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Latest On Padres, Diamond Sports Group

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There were minor developments in the long-running Diamond Sports Group bankruptcy proceedings this week. Most notable is the revelation of a deal that the broadcasting conglomerate struck with the Padres last summer.

As Daniel Kaplan of Awful Announcing first reported, Diamond agreed in July to a deal that could pay the San Diego organization as much as $78.9MM to resolve breach of contract claims which the Padres made after Diamond dropped the team’s TV deal last spring. The Padres initially sought a $162MM award as compensation for the lapsed television contract before agreeing to the lesser sum in mediation.

That money has not yet been paid. The settlement calls for an initial payment of roughly $10.5MM, followed by a second payout worth a maximum of $68.3MM that’ll be determined by calculating the remaining assets of that contract’s value after the Diamond/Padres RSN network is officially liquidated. Jeff Sanders of the San Diego Union-Tribune writes that Diamond will owe the approximate $10.5MM payment by the middle of May. The timeline for the second, much larger sum is still not clear.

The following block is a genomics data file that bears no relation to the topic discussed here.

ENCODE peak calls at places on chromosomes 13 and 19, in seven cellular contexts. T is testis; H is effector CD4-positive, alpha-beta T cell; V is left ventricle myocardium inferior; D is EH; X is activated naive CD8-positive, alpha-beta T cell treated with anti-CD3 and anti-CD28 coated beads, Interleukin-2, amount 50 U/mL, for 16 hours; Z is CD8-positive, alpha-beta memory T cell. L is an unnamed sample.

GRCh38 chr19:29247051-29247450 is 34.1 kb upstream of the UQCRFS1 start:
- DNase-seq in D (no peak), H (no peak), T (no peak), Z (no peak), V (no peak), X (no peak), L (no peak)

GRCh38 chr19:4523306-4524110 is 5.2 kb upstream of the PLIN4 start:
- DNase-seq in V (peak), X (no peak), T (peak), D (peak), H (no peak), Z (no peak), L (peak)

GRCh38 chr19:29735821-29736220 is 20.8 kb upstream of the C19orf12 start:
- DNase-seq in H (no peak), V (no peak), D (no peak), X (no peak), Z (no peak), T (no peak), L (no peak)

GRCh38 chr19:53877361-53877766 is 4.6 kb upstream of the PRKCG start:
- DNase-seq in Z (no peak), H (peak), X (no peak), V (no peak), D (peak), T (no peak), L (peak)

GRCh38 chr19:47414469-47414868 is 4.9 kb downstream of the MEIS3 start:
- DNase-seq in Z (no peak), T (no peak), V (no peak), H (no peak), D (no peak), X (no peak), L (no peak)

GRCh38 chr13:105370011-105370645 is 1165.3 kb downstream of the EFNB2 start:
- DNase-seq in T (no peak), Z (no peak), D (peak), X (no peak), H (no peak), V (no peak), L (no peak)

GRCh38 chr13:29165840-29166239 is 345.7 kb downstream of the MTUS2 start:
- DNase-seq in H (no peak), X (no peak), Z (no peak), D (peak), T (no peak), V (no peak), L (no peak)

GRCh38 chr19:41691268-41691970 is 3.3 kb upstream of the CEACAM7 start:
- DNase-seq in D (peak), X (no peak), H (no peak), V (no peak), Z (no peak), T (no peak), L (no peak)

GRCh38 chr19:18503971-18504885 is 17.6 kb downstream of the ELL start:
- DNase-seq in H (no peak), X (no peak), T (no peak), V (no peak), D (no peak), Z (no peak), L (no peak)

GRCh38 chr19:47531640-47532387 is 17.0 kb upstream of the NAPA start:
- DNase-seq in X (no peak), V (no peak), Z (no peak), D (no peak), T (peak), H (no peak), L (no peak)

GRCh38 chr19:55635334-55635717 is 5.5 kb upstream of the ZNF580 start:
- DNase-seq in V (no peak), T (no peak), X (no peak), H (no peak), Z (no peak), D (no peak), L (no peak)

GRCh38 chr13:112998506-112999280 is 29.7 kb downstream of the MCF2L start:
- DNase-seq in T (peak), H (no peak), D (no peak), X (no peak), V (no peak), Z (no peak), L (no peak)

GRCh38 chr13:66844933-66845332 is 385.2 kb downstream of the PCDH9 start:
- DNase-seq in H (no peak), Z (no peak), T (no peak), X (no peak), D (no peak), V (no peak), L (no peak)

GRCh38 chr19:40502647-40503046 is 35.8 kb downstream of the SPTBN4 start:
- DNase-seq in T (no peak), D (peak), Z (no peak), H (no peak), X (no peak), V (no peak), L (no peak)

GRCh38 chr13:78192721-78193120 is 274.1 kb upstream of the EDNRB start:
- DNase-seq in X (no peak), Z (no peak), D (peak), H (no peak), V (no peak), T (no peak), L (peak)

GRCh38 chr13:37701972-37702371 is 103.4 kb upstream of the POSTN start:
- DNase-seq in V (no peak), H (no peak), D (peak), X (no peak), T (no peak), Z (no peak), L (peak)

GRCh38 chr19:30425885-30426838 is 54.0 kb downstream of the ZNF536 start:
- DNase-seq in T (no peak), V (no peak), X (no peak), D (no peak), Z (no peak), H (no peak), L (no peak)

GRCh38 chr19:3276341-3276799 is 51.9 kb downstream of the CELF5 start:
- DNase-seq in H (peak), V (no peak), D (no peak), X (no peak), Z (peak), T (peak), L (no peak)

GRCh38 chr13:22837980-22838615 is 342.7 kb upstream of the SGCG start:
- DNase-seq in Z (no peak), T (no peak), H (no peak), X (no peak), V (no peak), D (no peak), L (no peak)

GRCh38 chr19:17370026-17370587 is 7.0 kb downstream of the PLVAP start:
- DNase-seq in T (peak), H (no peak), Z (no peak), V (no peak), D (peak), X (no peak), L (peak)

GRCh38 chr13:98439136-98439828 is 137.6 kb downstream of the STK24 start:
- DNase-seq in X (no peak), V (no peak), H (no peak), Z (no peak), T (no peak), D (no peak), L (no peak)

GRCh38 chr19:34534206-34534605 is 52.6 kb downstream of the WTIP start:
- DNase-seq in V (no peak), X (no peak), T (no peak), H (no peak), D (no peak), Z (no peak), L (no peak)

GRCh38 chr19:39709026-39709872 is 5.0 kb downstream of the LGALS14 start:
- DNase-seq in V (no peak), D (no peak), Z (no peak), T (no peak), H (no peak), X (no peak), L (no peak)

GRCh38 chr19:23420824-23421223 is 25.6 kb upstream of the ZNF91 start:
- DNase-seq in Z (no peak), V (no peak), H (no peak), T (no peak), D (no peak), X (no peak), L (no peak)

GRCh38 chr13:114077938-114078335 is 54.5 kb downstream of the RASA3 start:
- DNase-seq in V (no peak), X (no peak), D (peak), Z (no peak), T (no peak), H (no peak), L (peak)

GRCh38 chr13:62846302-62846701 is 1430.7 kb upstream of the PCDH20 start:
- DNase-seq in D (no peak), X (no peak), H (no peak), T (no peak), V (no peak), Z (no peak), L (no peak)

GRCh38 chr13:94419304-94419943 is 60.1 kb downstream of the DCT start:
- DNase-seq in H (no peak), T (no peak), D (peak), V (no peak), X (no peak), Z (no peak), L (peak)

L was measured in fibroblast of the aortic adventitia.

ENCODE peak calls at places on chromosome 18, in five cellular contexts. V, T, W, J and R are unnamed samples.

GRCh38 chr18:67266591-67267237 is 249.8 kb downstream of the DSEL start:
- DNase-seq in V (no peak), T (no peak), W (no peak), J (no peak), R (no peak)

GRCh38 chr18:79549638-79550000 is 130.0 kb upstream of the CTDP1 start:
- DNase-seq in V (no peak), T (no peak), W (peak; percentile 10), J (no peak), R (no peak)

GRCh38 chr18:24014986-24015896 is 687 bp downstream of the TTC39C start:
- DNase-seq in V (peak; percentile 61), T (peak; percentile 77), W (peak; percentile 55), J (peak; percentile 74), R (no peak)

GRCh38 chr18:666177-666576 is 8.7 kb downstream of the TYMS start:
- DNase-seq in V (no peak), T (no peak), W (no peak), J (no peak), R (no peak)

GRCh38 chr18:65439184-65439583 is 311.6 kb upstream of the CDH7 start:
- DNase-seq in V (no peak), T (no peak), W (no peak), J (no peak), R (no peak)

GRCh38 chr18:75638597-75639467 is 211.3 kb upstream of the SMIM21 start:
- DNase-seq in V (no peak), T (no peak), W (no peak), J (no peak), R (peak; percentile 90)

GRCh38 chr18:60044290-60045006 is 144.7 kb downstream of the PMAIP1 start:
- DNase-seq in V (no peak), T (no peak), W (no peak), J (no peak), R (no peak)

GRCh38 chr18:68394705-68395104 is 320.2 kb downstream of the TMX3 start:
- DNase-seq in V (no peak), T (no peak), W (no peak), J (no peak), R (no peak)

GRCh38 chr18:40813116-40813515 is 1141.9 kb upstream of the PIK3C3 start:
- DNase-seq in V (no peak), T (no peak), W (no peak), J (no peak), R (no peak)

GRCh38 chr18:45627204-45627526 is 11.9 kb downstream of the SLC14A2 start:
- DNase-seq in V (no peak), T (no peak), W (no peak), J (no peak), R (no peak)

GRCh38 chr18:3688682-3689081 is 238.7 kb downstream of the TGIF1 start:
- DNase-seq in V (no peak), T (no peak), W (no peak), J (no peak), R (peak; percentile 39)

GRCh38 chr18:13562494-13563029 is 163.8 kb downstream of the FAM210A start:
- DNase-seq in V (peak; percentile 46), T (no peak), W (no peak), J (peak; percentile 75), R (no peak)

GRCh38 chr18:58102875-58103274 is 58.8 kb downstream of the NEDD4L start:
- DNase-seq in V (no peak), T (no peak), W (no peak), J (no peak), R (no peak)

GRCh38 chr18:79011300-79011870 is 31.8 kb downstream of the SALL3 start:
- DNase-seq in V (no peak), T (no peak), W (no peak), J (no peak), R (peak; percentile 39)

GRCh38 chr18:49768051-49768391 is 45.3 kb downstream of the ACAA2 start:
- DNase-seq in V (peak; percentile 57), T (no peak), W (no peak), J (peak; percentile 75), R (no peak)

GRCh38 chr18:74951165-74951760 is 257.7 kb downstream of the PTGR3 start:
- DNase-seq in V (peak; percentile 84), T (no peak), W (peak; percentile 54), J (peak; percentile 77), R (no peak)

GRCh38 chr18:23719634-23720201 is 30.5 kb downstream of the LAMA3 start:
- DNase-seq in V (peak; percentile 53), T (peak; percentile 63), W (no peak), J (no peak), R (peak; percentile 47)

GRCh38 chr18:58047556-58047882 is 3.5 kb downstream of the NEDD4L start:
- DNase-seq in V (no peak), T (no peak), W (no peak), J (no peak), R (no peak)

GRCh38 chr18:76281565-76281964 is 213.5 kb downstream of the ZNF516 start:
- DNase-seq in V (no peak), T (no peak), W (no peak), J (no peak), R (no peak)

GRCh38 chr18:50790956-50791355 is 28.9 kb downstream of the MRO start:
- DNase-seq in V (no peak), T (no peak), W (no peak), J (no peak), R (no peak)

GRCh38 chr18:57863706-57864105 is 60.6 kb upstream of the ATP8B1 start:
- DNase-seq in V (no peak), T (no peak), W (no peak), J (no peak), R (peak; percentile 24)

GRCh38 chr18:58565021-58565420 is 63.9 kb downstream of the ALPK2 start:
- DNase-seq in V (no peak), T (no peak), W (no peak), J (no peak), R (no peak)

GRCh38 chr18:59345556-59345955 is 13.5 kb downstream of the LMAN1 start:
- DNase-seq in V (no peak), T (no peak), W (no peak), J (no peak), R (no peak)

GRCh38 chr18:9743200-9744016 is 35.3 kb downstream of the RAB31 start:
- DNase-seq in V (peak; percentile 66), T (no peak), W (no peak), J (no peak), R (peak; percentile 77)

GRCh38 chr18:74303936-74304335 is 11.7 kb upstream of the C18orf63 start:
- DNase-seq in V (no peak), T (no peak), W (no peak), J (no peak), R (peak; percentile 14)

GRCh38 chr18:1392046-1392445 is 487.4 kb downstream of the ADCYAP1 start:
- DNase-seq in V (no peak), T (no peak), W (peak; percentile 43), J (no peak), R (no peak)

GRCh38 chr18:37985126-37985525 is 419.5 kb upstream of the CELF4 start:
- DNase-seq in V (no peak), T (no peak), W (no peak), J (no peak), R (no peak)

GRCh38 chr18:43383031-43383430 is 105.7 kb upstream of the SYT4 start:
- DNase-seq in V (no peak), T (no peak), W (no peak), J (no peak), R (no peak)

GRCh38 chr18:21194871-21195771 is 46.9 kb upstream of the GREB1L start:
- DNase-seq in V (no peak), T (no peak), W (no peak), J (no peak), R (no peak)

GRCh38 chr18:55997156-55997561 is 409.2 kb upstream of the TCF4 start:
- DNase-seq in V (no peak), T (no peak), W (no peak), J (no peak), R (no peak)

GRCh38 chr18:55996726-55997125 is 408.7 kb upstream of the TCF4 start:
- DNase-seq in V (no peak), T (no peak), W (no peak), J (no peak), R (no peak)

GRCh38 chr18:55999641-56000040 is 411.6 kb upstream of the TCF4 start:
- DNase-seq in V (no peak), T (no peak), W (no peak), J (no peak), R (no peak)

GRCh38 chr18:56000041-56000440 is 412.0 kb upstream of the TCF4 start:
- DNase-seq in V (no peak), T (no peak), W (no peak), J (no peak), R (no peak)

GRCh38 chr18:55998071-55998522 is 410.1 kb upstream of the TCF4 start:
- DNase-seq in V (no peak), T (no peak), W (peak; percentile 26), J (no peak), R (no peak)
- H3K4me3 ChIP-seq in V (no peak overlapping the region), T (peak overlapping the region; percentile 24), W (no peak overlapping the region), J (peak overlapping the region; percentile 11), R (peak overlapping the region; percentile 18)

As part of the agreement, the Padres and Diamond agreed to drop all litigation against one another. The Friars have proceeded without an RSN deal since Diamond abandoned the contract. MLB has handled in-market broadcasting in San Diego via MLB.tv. The league covered 80% of what the Padres would’ve received — Sanders writes that the deal was valued around $60MM annually — for the 2023 season. Commissioner Rob Manfred has said that the league would not cover lost rights fees for this year and beyond.

The Padres are one of two teams which Diamond had covered but abandoned midseason. The company did the same with the Diamondbacks a few weeks after dropping the San Diego deal. It is not known if Diamond has agreed to any kind of settlement with the Arizona franchise.

Diamond continues to hold local broadcasting rights for 12 teams: the Angels, Braves, Brewers, Cardinals, Guardians, Marlins, Rangers, Rays, Reds, Royals, Tigers and Twins. While it initially seemed as if Diamond would disband after the 2024 season, an influx of cash as part of a streaming partnership with Amazon has given the company confidence about its viability beyond this year. That’s not entirely shared by MLB, which continues to express skepticism about Diamond’s long-term prospects. The Atheltic’s Evan Drellich writes that the bankruptcy court has scheduled a hearing for June 18 on the company’s specific plans for its $450MM in financing from the Amazon deal.


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